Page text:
Similarly, Penguin Books India also has future plans for Indian language translations. "We plan to publish one superb translation every year in our most prestigious literary imprint, Hamish Hamilton. The first title to be published, in 2013, will be Shamsur Rahman Faruqi's brilliant Kai Chand the Sar-e-Aasman translated from the Urdu by the author himself. As of now, we have five contemporary texts in translation on the 2012 schedule and 10 modern and ancient classics. We'll always have at least 15 translations being published every year for the next couple of years, " says R Sivapriya, managing editor, Penguin Books India.
The interest in translated books is not limited to adults. Hachette India is focusing on translating literature for children and young adults. "Because of more emphasis on English and inter-community marriages, we are losing regional languages. Parents do want their children to be exposed to the languages the kids can speak but can't read or write, " says Vatsala Kaul Banerjee, publishing director, children's and reference books, Hachette India. Hachette's book Koni: The Story of a Champion by Moti Nandy (translated by Sumana Mukherjee from Bengali) was shortlisted in the children's category in 2010 for the Vodafone-Crossword award.
Hachette also plans to translate more such books, including even oral ballads from Kumaoni, detective stories for young adults and more of Nandy's books. Banerjee believes there is an archival value in translating such vast wealth, as languages are fading away.
However, it is not just about the bulk of translations being done but also the change in tone and quality. Diya Kar Hazra, head of literature programmes in British Council, who was earlier with Penguin, says, "Exceptional translators are finally being given their due. The quality of a translation makes or destroys a book. Translators and publishers are spending more time on getting it right and they are more nuanced. "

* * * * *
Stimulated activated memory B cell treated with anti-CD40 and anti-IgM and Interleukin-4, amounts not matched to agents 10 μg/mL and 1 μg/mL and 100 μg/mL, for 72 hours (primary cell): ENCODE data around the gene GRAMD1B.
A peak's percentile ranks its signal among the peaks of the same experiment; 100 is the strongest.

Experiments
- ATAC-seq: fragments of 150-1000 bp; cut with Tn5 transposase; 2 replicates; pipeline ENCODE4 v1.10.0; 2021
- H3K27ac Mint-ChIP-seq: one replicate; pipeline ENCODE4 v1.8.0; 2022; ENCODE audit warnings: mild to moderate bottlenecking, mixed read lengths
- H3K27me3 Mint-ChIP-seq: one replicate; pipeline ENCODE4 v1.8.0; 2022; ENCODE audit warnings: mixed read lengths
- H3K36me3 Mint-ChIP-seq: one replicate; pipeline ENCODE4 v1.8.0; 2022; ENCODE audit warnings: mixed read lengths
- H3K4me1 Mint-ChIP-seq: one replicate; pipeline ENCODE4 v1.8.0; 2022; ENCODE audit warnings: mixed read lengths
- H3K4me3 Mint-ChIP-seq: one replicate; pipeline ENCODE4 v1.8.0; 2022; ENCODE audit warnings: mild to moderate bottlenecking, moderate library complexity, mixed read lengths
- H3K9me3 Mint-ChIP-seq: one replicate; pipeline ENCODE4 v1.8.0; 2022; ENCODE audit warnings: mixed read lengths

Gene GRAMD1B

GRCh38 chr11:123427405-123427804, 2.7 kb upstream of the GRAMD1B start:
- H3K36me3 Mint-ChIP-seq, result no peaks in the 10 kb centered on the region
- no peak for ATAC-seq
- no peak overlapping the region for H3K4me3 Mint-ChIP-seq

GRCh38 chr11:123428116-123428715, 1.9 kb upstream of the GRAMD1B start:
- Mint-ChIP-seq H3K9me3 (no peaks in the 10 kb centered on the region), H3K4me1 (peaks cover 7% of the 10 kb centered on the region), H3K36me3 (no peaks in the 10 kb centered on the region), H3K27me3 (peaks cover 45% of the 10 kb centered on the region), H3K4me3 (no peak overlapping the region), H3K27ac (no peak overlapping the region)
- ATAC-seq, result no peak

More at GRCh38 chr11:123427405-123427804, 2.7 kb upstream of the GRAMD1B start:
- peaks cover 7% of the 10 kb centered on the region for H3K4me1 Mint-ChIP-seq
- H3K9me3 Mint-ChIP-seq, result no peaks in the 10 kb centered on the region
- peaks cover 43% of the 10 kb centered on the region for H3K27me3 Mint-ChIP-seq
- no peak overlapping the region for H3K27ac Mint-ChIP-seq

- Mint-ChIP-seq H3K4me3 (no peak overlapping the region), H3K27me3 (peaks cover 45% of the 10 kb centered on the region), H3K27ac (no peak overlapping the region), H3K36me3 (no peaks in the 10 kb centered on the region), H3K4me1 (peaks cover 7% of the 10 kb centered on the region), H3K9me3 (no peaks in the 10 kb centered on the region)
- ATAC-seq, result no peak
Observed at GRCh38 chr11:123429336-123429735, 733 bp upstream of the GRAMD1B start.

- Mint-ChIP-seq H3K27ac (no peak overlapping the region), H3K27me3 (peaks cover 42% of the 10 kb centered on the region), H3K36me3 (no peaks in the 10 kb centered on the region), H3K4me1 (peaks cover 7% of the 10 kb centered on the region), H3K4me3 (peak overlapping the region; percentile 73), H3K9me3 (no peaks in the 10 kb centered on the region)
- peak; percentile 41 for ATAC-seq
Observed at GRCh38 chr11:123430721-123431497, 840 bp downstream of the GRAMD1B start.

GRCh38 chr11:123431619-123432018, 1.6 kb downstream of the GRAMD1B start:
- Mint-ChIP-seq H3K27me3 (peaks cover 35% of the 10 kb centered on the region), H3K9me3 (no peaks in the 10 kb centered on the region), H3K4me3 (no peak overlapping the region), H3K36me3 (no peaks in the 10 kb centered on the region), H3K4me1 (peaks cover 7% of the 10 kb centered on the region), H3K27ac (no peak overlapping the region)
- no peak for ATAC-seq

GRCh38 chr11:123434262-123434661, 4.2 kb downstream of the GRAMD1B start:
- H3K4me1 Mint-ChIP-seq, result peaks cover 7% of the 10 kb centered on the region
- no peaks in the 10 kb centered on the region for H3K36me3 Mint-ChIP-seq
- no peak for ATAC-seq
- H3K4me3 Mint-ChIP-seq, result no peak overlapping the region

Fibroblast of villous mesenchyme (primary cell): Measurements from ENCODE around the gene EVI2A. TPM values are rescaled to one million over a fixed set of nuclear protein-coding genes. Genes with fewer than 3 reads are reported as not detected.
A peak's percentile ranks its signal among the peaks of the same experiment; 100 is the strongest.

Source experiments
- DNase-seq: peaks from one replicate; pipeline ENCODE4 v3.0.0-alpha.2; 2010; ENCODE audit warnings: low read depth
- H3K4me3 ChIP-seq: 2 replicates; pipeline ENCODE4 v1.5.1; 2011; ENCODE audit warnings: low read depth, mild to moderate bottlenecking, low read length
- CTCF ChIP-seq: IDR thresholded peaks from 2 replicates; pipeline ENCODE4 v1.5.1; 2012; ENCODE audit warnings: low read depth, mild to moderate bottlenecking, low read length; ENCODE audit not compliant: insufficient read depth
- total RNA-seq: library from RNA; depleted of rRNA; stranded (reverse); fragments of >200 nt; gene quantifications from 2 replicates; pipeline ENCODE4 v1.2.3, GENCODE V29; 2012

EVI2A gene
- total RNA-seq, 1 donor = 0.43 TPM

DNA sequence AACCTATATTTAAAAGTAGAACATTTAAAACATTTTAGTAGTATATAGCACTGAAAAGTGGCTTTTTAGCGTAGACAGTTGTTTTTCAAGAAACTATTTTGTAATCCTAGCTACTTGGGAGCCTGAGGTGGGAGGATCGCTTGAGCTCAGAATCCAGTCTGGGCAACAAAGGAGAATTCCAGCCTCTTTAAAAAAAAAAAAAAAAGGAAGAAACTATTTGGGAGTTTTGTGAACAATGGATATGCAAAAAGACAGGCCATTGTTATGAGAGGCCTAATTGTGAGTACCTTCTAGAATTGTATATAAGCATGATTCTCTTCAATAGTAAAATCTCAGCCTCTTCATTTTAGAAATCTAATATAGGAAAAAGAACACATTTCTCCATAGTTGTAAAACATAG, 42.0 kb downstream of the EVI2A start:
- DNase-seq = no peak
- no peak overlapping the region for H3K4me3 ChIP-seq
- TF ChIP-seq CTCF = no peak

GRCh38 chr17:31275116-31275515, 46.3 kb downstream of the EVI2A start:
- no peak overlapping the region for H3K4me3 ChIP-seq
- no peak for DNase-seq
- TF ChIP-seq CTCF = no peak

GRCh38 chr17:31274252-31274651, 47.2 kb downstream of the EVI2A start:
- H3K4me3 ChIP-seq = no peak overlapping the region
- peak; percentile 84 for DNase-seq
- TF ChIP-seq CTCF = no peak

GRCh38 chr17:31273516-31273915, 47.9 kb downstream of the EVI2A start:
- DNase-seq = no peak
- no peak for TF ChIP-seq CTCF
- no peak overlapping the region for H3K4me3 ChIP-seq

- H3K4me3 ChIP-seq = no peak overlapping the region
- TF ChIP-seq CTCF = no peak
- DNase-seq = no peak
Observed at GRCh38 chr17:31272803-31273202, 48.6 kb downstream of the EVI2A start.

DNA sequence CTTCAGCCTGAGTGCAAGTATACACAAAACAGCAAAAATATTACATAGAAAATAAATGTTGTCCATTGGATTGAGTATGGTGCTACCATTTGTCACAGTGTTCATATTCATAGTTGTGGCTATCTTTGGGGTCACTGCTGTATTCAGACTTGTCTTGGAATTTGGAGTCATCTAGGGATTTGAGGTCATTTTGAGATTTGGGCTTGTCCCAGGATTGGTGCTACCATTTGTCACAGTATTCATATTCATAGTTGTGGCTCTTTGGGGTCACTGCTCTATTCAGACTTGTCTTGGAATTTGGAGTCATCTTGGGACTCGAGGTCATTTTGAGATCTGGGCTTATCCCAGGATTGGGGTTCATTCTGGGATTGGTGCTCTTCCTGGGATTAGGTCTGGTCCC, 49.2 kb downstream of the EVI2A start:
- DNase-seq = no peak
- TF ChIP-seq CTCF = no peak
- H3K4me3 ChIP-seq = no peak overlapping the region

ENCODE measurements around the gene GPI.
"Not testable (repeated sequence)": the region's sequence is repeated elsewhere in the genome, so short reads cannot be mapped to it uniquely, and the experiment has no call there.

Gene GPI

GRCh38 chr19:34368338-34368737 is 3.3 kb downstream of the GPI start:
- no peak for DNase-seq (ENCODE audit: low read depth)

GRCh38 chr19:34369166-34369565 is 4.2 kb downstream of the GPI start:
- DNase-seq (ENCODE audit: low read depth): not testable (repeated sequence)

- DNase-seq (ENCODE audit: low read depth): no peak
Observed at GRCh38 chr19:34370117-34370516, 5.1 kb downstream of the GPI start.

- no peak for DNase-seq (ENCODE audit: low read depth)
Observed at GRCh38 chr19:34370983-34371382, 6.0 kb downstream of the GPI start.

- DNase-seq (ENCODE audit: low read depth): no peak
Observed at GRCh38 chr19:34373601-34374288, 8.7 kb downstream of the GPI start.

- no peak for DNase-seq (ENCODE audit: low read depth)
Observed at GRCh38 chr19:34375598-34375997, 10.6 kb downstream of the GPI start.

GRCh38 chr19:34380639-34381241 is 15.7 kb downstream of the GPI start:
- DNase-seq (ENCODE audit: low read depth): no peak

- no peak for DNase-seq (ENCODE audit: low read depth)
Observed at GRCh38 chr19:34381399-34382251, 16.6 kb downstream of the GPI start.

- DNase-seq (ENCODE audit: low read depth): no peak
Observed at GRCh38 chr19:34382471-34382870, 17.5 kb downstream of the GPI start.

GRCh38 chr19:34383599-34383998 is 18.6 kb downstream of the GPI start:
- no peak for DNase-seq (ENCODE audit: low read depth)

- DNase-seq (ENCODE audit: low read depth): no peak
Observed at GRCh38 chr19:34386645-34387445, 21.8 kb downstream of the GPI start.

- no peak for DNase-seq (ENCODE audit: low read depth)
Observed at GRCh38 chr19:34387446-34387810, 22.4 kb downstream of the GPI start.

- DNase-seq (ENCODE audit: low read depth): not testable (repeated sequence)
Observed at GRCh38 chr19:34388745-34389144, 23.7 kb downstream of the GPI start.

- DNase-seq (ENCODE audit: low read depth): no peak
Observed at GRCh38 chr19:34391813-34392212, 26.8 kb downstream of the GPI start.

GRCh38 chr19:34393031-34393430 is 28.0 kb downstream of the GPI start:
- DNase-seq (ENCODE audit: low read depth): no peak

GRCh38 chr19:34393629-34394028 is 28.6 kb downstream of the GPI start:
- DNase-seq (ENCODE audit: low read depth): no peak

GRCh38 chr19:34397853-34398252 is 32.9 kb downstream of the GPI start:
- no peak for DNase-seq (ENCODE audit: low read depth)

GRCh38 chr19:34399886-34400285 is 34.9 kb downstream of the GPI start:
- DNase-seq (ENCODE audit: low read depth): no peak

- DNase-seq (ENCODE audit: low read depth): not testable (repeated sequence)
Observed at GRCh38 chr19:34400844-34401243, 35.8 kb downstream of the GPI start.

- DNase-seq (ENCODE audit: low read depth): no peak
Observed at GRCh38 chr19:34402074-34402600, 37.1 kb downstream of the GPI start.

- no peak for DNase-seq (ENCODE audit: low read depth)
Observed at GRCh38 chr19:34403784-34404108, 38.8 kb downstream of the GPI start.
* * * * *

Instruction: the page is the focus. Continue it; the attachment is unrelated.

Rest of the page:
Arunava Sinha, who has translated 12 books from Bengali to English, says, "Earlier translations were treated more as academic output for peers and with a critical aspect, often imposing their world view on the text. Now they are smoother, translated with the reader in mind by translators who treat English as their first language. Commercial interests have also driven a different sort of line but for the better. "
While the first unfolding chapter seems to be the translation of Indian languages to English, translating them into foreign languages can't be far. Gokhale, with the ministry of culture, is on a hunt for books which will translate well into Russian, Spanish, Chinese, Arabic and French. "We are searching for source language translations (direct translation without using an English translation in between) but it's a slow process, " she says. "We are seeking help from international publishers to find a market. It's very difficult to judge which book will translate well into which language. While the UK-US market prefers Indian English writing, Europeans prefer more rooted languages. "
The success of foreign language translations is apparent in the success of Stieg Larsson's Millennium Trilogy, which many wouldn't even realise is translated. Sinha says that it is probably better if it isn't pointed out, as it may put off a reader. Translators, in the mind of readers, are not placed on the same pedestal as writers and are often asked when they are writing their own book. Usha Rajagopalan, who is translating Subramanya Bharathi's poems for Hachette, poignantly says, "A translator has to take as much time and care in polishing each word as the original writer did. Nothing less. "